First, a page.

This 1981 build has called the sixth boro her home since 2015.  Saint Emilion (2007) has been here in two previous liveries and names.

Barney Turecamo was launched in 1995.  Note her cutaway forefoot.

Barney, married to Georgia, gets an assist from Doris Moran, 1982, as she departs the dock.

 

Meaghan Marie, 1968, follows a box ship into port but is not involved in the assist.

Meaghan Marie is a former fleetmate of Margaret Moran, 1979, doing the assist.

Emily Ann, 1964, moves a sanitation scow.

 

And finally, coming in from sea with a dump scow, it’s Captain Willie Landers, 2001.

When she first appeared on this blog in 2015, she had a prominent mast, not an upper wheelhouse.

All photos, WVD.

If you follow this blog, you know I look for novelty:  new vessels, new roles, new perspectives I don’t always even initially or ever understand.  Here’s for me a new boat, Cape Fear, 2018, another Sassafras class tug.

 

Brendan Turecamo, 1975,  has appeared here many times, but in the past week, I’ve seen her in two configurations, doing ship assist below and

slinging barge Connecticut below.  Yes, it’s the same tug, house down or house up.

With the bronze monument, aka Teardrop Memorial, in the background, Marjorie B. McAllister delivers nearly a dozen rail cars on NYNJ100

to cross over the harbor from NJ to NY. The run is usually performed by Brown tugs.

Chemical Pioneer, a sixth boro icon, here is assisted into the anchorage by  . . . Franklin Reinauer.

Matthew Tibbetts stands by as Dylan Cooper (correct me if I’m wrong) with RTC 108 lighters Gulf Coral. 

Taking a break from the dredge project over by Sandy Hook, Neptune travels west in the KVK.

Sea Lion pushes a barge westbound on the East River, past the old banana pier and Vladick Houses of the Lower East Side in the background.

Ivory Coast stands by with an Express Marine (former owner?) barge over in the Wallabout section of the East River. 

Christian Reinauer and barge RTC 145 stand by over in the anchorage below Fort Wadsworth.

And finally . . .  over in Red Hook, Eastern Dawn hangs alongside Meaghan Marie. Stand by for a new paint job of Eastern Dawn.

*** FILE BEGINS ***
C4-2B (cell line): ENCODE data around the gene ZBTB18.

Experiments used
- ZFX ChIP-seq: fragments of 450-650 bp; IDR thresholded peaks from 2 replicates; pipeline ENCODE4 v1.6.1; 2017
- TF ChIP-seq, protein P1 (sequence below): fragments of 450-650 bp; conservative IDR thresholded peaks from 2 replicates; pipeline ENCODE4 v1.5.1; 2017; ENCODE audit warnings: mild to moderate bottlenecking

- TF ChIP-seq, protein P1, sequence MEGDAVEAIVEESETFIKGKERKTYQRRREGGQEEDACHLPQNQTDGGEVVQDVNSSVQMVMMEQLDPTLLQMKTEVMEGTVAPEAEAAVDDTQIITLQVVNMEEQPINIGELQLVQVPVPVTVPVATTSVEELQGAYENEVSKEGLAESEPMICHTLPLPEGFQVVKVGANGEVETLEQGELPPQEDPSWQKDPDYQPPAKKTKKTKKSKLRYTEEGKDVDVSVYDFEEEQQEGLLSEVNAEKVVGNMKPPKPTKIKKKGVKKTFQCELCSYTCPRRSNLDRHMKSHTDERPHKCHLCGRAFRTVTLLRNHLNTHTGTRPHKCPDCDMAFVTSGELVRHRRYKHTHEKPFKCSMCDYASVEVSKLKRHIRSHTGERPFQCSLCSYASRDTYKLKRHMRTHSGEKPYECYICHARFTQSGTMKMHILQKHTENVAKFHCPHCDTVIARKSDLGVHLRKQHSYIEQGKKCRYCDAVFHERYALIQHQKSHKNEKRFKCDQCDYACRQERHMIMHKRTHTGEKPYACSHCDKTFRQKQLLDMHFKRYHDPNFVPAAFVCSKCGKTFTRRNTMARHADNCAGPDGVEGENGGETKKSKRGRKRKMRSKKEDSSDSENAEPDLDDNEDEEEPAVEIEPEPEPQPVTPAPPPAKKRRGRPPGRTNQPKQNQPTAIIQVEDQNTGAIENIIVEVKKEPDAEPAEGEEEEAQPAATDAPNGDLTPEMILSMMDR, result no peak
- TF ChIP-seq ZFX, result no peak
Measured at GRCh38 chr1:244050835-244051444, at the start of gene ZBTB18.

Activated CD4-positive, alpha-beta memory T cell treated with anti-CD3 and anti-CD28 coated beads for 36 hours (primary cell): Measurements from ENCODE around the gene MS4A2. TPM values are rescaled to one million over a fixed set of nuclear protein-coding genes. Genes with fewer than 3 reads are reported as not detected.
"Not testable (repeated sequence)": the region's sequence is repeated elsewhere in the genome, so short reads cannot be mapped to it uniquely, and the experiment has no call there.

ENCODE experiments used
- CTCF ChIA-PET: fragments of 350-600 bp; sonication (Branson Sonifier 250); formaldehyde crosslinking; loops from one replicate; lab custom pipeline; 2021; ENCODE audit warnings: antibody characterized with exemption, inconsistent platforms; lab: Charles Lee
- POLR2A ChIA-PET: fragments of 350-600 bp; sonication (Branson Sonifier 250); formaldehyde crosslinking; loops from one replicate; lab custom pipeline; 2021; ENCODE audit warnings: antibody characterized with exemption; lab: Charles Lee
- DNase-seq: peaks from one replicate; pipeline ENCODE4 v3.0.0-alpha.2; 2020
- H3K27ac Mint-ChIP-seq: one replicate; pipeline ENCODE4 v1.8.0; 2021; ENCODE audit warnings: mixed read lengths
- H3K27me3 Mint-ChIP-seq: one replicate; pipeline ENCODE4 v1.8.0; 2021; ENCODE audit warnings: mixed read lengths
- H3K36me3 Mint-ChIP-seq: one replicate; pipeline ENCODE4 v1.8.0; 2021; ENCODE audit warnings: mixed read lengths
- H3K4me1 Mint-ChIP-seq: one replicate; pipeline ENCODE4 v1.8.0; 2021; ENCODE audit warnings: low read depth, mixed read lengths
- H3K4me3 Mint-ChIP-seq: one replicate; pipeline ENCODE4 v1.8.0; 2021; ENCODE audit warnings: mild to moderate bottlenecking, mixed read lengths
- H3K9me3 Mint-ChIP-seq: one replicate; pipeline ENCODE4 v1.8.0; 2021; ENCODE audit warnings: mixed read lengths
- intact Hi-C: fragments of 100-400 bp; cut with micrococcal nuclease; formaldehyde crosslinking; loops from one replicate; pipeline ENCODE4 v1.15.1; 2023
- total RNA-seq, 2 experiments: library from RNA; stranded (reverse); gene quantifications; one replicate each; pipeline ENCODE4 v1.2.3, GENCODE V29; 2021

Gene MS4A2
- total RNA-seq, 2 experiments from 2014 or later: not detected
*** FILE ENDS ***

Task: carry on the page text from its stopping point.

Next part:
All photos, any errors, solely mine, WVD.

ROROS of various sorts you can find here.  But let’s take three that have called in the sixth boro during this month.  These are three of many more.  See if you can rank them by age and size.    It should be fairly easy.  The three are Polaris Highway,

Paganella (which I erroneously thought was Pagan Ella),

and Grande Halifax.  In the photo below, see the three tugboats, of which only one was assisting.  Grande New York first arrived here in spring 2018, where the christening occurred.

So again . . . size and age, age and size.   A ”  Highway” sister vessel arrived here in fog a few years back.

 

 

Here are some details, like cooling water from the bow thruster,

port of registry,

and bow. 

And the results, by size, small to large, it’s Paganella, Grande Halifax, Polaris Highway.  By age, old to new, it’s Paganella, Polaris Highway, Grande Halifax. Paganella dates from 2009, Polaris, 2017, and Grande, 2018. 

Polaris Highway, a K Line pure car truck carrier,  encloses parking for 7500 CEUs (car equivalent units).    Think this way, a standard car has dimensions, but if the vessel is transporting trucks, the actual number will be different.

Grande Halifax, a Grimaldi vessel, has capacity of 6700 CEUs.

Paganella, named for an Italian mountain, is the oldest of the F. Laeicz line, and is rated at 5000 CEUs, still quite the number of cars. 

All photos and data interpretation, WVD.

I’d seen Ocean Tower on AIS earlier and watched it pass along with its tow, but I was focused on something else, so this was my best shot.  I had caught its reddish color, the Great Lakes Dredge and Dock color. 

Phil Little caught this photo from his Weehawken cliff.  I believe the tow had gone up the North River to wait for a favorable time through Hell Gate on the other side of the island.  

Later in the day I got a query from Lew.  This was the closest he could get from his vantage point, and he wondered what that gargantuan crane was.